Modeling Sustainability in Complex Urban Transportation Systems

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Author Name: 
Kyle Azevedo
Publication Title: 
MS Thesis, Woodruff School of Mechanical Engineering Georgia Institute of Technology

Urban transit systems have large variability in temporal and spatial resolution, and are common in
lifecycle analyses and sustainability studies. Unlike analyses with smaller scope or broader
resolution, these systems are composed of numerous interacting layers, each intricate enough to
be a complete system on its own. In addition, detailed interaction with the system environment is
often not accounted for in lifecycle studies, despite its strong potential effects on the problem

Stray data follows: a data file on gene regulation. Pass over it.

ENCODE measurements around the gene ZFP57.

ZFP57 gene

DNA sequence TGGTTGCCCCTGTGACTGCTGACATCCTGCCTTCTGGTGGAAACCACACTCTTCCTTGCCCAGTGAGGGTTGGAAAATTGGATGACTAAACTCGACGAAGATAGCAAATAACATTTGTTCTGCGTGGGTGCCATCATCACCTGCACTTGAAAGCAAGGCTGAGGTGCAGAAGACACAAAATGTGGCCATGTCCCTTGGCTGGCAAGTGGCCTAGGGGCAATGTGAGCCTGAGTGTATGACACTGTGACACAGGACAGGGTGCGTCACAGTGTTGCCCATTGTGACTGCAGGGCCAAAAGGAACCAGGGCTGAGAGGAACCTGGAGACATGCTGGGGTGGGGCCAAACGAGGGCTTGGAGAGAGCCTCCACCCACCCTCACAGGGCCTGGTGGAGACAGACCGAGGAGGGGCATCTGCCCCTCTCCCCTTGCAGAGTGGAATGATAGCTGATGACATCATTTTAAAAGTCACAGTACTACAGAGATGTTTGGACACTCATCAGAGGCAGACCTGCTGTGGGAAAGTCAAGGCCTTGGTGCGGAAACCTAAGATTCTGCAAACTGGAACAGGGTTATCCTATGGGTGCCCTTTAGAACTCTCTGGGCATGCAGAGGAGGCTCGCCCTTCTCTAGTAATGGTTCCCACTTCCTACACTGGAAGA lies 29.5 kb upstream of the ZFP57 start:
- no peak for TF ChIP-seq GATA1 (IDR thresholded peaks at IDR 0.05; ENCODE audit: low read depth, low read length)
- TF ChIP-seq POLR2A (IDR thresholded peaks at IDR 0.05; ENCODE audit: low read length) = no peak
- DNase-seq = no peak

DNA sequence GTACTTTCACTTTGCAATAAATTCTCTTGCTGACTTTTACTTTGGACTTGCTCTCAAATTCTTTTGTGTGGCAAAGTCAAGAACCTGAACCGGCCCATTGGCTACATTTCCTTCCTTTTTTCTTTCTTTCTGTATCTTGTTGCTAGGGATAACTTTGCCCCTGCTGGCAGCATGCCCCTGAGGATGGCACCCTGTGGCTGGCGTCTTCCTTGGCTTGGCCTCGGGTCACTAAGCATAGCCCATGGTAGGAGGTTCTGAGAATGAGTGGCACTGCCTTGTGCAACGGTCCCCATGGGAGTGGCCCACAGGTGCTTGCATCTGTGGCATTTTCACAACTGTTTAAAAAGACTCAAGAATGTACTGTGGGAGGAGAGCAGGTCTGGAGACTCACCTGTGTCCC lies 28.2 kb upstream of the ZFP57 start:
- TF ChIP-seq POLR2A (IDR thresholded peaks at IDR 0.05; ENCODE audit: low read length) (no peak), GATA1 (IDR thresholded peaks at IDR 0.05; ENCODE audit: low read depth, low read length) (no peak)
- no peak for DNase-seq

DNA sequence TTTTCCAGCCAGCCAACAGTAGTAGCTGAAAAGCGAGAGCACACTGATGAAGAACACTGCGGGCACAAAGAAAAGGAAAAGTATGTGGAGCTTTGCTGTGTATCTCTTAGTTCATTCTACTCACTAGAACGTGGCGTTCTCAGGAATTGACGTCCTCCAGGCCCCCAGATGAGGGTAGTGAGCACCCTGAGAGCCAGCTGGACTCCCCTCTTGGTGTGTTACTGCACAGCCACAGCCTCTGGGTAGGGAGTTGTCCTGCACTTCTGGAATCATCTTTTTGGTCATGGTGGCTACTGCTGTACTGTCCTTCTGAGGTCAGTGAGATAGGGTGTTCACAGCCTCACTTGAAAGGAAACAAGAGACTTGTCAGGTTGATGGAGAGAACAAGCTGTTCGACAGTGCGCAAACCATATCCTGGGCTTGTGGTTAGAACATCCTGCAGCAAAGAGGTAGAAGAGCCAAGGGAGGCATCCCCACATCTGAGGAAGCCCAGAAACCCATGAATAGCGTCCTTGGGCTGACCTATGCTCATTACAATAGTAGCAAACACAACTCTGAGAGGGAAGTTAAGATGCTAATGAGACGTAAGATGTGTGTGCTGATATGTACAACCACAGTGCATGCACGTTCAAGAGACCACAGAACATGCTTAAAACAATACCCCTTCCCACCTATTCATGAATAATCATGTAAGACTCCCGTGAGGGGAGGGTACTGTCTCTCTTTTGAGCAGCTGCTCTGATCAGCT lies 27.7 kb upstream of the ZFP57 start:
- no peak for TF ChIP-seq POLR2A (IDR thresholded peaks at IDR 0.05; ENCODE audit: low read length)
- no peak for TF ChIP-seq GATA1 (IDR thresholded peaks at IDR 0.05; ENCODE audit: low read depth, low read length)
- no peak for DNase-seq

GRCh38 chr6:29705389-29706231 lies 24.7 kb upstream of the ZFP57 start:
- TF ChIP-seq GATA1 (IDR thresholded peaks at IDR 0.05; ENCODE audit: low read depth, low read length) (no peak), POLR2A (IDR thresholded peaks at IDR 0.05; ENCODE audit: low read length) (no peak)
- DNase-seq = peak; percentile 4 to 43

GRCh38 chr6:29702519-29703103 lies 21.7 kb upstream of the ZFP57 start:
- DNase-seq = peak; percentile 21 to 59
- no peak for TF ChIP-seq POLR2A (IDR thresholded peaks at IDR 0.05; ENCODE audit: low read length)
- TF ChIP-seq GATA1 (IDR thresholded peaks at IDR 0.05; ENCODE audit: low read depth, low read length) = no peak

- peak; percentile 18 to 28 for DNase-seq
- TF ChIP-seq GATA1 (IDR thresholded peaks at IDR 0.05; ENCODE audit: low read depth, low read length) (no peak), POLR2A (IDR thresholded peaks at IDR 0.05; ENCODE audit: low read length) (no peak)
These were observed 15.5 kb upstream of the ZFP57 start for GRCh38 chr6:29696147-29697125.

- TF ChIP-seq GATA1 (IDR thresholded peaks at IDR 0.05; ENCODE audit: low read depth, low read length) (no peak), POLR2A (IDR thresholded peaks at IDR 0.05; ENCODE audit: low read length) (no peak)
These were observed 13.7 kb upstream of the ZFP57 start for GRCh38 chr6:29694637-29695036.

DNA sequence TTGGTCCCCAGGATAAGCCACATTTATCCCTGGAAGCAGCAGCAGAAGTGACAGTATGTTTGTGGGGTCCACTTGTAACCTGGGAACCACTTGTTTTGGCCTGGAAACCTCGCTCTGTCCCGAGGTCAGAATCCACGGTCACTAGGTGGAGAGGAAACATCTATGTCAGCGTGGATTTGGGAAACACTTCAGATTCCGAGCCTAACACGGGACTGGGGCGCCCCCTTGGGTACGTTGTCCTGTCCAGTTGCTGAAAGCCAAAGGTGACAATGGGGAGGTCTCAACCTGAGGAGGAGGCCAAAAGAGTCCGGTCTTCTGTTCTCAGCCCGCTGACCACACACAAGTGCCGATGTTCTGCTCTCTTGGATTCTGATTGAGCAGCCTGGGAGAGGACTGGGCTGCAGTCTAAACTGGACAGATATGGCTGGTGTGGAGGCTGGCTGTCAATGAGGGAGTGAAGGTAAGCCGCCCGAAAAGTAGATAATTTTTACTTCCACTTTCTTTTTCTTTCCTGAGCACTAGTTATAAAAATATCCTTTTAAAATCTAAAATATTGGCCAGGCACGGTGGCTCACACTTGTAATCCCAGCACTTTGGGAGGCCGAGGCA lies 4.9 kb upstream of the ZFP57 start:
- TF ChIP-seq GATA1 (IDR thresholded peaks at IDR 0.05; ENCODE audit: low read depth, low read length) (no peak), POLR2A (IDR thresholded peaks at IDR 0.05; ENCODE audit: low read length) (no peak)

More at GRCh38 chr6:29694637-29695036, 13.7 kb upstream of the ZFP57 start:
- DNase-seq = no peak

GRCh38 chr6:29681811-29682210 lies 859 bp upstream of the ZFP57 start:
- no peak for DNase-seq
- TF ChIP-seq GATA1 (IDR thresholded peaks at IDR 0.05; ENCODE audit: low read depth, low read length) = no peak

domain. To manage such complexity, this thesis suggests a methodology that focuses on
integrating existing modeling constructs in a transparent manner, and capturing structural and
functional relationships for efficient model reuse. The Systems Modeling Language (OMG
SysML™) is used to formally implement the modeling framework. To demonstrate the method, it
is applied to a large scale multi-modal transportation network. Analysis of key network
parameters such as emissions output, well-to-wheel energy use, and system capacity are
presented in a case study of the Atlanta, Georgia metropolitan area. Results of the case study
highlight several areas that differ from more traditional lifecycle analysis research. External
influences such as regional electricity generation are found to have extremely large effects on
environmental impact of a regional mobility system. The model is used to evaluate various future
scenarios and finds that existing policy measures for curbing energy use and emissions are
insufficient for reducing impact in a growing urban region.